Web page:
Some statements like create table, insert into etc take a semicolon at the end:

CREATE TABLE employees_demo
    ( employee_id    NUMBER(6)
    , first_name     VARCHAR2(20)
    , last_name      VARCHAR2(25) 
         CONSTRAINT emp_last_name_nn_demo NOT NULL
    ) ;

while others like

set echo on
connect system/manager

go through without the semicolon as well.

What is the reasoning behind this? How can I decide myself where to put the semicolon and where not?

  • 6
    +1 To make things more confusing, you can use / on the following line instead of the ; in some cases.
    – bernd_k
    Jan 9, 2011 at 8:34

4 Answers 4


Commants to the local instance execute on return. Multi-line commands to the server execute on semicolon

Special commands as detailed in the SQL*Plus manual are the only ones that do not accept semi-colons. Wheras SQL Commands must end with a ; in order to be parsed by the server.

  • The semicolon at the end of a command is the same as a GO statement at the end of a command executed in OSQL/SQLCMD in Sql Server. It's the sign the command will be parsed and executed.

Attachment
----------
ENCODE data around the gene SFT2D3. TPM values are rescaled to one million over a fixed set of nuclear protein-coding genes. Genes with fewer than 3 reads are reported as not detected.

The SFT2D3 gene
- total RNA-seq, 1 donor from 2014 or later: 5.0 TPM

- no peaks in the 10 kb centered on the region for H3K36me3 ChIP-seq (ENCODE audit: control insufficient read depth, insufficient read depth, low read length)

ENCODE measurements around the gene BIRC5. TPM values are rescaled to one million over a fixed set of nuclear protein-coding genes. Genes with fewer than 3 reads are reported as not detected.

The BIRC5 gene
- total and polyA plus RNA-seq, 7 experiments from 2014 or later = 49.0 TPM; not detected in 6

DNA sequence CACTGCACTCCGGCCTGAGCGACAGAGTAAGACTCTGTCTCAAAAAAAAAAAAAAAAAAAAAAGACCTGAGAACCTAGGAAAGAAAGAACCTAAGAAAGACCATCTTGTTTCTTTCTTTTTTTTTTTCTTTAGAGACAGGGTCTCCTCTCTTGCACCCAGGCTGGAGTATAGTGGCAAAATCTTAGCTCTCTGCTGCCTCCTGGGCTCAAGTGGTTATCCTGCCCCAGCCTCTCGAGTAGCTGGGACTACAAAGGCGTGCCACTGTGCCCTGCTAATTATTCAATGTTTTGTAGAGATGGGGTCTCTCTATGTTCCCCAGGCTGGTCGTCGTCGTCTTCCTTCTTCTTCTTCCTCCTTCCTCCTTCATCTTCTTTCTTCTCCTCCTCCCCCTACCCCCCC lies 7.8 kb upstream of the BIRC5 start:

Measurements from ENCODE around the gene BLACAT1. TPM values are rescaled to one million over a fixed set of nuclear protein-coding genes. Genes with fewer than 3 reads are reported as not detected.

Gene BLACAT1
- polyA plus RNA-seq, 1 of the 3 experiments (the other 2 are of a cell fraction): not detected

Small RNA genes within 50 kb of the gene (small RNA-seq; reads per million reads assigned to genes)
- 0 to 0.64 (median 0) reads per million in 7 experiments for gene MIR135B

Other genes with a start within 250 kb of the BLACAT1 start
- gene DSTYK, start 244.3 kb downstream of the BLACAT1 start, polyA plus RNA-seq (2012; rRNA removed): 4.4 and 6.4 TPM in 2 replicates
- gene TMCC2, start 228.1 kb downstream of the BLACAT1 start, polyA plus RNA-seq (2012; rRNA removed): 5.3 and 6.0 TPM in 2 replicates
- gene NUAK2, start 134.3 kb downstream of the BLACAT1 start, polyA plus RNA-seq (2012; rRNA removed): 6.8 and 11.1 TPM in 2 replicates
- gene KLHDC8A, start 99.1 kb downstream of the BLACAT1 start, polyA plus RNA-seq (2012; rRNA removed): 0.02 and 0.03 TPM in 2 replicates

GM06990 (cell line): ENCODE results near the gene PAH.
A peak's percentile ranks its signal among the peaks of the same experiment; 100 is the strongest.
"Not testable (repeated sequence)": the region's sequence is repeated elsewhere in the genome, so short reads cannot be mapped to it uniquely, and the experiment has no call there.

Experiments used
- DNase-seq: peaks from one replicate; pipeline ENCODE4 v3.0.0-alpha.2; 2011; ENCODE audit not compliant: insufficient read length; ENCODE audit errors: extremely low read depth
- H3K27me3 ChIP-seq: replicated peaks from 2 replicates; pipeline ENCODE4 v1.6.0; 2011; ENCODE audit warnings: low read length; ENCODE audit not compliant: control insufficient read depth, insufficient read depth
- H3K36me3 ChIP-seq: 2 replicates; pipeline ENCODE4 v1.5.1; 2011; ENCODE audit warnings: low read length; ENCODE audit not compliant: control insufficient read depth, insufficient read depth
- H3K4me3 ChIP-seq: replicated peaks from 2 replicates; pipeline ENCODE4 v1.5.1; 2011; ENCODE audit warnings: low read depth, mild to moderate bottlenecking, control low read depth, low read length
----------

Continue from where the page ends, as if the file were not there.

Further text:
– Marian
    Jan 21, 2011 at 18:34

When you're entering an SQL statement into SQL*Plus, it needs to know when you're done with it, especially if the command spans multple rows. Therefore, it requires a terminal character character which can be set with the set sqlterminator. By default, this character is the semicolon:

SQL> select *
  2  from
  3  dual;


Now, changing this terminal character to a #:

SQL> set sqlterminator #
SQL> select *
  2  from
  3  dual#


The SQL statement was ended (end executed) with a #.

You ask: why was set sqlterminator # not followed by a semicolon? Answer, because this is not an SQL statement. Statements that relate to SQL*Plus and its behaviour, output, connection asf (such as set echo on and connect system/manager) are not SQL statements and are therfore entered without the semicolon.

What has this to do with the /?

When you entered an SQL statement, SQL*plus filled something what it calls a buffer. This buffer can be shown with the list command:

SQL> list
  1  select *
  2  from
  3* dual

(Note: I only entered list, the rest is returned)

The / now executes what is currently in the buffer. Lets try that:

SQL> /


As can be seen, the same query is executed.


The semicolon is the sequence point for the SQL parser, whereas commands that are executed within SQL*Plus are executed immediately anyway. As an analogy, compare the semicolons in a C program to the commands entered into the shell.


The way I understand it is that the general SQL parser shares a lot in common with the general javascript parser, in that it would like a semicolon after every appropriate place, but it's not required except in certain circumstances. When I was taught to write SQL, I was told a semicolon was part of the language, not an extra operator we could ignore.

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